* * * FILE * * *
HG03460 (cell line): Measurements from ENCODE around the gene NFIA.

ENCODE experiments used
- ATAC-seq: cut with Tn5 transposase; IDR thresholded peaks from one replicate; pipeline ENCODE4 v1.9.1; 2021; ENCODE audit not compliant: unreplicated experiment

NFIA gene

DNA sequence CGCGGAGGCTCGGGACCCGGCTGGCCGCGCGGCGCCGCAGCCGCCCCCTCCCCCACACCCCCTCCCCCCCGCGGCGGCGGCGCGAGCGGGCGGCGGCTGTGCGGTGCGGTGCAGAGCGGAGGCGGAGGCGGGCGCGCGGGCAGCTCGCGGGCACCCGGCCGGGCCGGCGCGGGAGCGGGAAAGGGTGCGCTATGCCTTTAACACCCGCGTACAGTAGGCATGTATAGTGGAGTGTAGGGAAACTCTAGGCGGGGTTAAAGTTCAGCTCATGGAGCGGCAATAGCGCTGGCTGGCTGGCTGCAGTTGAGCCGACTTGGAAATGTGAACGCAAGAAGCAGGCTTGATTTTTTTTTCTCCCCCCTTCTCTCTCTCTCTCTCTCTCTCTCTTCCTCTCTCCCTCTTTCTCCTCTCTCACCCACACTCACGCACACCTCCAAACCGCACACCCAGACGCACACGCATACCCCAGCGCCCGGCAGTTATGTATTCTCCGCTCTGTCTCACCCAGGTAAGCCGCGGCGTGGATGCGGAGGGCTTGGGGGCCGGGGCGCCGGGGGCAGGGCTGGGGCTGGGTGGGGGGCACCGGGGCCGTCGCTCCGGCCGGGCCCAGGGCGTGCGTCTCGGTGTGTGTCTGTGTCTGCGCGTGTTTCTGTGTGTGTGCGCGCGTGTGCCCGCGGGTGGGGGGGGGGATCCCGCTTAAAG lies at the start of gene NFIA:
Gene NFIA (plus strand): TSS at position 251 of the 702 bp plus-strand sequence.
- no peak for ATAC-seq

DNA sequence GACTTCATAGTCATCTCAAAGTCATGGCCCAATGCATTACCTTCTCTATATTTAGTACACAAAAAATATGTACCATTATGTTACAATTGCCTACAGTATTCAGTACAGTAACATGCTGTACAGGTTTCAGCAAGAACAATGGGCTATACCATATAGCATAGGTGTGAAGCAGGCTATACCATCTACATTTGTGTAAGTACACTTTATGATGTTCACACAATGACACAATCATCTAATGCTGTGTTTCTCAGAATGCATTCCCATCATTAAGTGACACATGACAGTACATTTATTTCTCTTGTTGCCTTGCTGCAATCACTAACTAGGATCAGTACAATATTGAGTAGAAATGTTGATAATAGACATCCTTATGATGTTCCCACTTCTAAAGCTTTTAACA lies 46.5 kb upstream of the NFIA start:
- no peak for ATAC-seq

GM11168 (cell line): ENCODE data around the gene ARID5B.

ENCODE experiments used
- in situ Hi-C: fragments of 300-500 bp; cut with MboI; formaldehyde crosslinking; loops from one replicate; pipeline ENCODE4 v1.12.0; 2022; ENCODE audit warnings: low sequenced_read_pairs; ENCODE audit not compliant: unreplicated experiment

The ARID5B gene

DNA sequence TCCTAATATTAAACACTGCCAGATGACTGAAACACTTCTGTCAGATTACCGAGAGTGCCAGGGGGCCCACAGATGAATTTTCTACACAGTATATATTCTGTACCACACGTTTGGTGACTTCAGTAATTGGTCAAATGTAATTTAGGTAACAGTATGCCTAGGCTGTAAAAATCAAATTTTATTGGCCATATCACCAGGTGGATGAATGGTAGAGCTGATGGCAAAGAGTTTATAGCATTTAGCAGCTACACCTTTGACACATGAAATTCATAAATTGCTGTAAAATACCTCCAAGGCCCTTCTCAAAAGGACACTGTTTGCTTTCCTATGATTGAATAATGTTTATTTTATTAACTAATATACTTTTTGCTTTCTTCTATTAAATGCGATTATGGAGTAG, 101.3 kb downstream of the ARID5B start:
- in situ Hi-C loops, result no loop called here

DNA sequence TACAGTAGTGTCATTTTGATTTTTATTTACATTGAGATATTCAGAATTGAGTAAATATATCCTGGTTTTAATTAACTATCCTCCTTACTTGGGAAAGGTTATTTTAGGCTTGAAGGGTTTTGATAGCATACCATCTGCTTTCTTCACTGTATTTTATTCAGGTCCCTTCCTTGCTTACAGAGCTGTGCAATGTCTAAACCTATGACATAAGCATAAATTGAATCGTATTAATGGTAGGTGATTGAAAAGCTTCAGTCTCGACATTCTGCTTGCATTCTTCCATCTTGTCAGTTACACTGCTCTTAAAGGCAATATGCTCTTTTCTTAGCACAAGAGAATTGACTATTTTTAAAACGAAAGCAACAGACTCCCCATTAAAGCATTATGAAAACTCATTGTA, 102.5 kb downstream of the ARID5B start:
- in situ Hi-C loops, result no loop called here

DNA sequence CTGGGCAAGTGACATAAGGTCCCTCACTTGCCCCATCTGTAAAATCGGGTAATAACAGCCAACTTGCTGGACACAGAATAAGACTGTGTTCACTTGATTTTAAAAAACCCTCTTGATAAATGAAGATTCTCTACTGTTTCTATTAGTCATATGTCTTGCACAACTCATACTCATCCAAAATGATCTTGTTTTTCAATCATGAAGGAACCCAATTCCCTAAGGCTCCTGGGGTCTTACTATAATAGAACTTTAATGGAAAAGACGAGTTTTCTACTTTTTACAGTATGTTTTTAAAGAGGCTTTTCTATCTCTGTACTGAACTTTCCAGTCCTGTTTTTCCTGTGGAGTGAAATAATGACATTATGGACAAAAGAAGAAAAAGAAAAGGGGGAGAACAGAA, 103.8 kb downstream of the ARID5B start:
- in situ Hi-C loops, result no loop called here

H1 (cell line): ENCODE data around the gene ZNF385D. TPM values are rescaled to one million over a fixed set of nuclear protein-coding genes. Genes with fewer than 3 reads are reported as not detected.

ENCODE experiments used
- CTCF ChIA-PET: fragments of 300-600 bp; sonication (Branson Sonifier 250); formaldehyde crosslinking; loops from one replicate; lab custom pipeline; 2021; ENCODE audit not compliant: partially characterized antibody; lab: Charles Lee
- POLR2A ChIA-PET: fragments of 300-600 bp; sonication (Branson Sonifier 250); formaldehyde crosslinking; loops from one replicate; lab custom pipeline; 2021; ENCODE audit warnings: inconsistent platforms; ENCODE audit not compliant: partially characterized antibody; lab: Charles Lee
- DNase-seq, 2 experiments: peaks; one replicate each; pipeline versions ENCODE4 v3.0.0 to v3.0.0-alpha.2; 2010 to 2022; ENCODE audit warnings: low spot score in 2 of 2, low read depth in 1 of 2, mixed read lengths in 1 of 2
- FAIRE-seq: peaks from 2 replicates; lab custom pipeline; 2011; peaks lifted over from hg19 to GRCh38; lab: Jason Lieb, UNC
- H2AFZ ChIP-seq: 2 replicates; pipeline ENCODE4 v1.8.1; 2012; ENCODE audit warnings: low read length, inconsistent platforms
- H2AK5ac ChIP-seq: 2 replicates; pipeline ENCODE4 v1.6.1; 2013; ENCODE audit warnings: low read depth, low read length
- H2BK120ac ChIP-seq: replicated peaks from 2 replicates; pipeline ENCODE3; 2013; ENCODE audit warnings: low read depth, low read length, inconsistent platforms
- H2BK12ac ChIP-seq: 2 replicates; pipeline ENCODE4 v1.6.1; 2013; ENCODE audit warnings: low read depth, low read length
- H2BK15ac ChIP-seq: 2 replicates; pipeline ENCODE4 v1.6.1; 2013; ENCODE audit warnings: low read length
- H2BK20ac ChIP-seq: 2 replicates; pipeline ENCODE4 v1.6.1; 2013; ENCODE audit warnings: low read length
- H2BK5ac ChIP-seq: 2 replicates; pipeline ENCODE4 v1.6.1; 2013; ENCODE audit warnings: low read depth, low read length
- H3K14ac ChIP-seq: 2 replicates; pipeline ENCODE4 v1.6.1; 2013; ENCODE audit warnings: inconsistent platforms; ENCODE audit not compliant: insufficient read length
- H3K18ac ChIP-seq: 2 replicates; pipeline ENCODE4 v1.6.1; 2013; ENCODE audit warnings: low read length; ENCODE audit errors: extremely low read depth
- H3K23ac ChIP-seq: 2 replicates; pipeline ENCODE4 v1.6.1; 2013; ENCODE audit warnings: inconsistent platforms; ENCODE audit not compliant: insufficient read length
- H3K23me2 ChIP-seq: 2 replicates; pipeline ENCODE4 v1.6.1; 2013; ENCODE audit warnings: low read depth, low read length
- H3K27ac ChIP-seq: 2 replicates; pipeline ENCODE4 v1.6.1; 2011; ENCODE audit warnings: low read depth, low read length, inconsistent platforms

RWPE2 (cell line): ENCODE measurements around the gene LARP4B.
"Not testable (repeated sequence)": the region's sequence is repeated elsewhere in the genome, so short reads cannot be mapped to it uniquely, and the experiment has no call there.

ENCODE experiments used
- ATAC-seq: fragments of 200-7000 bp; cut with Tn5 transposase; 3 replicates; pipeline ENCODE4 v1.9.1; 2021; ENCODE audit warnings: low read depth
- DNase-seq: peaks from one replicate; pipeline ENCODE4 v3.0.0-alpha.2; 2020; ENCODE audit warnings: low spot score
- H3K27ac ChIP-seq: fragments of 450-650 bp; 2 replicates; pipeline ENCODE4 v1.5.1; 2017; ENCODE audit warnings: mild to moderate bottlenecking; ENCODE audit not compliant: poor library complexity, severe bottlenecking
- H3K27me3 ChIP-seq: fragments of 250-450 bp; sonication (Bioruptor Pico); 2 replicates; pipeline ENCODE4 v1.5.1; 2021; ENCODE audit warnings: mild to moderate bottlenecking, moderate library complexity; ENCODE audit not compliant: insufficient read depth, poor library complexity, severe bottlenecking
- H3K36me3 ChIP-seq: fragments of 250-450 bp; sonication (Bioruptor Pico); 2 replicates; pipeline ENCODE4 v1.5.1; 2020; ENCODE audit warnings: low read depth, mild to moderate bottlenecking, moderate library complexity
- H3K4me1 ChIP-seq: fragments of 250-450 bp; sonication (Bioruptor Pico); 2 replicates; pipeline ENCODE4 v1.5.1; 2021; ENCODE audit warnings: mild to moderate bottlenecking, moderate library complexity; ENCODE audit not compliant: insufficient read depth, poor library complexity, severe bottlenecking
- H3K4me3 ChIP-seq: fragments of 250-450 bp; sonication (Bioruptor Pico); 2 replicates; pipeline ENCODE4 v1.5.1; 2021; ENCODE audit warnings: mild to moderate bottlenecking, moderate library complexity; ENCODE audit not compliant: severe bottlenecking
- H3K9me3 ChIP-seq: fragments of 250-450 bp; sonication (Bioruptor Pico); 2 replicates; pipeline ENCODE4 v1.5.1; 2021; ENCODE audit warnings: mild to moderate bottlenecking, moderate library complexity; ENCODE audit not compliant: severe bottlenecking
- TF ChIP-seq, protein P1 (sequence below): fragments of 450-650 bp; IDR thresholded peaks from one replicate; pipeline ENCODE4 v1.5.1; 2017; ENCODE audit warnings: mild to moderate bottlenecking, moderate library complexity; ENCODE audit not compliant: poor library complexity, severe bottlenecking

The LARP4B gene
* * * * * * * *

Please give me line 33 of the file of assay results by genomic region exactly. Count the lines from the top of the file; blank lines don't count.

- H3K14ac ChIP-seq: 2 replicates; pipeline ENCODE4 v1.6.1; 2013; ENCODE audit warnings: inconsistent platforms; ENCODE audit not compliant: insufficient read length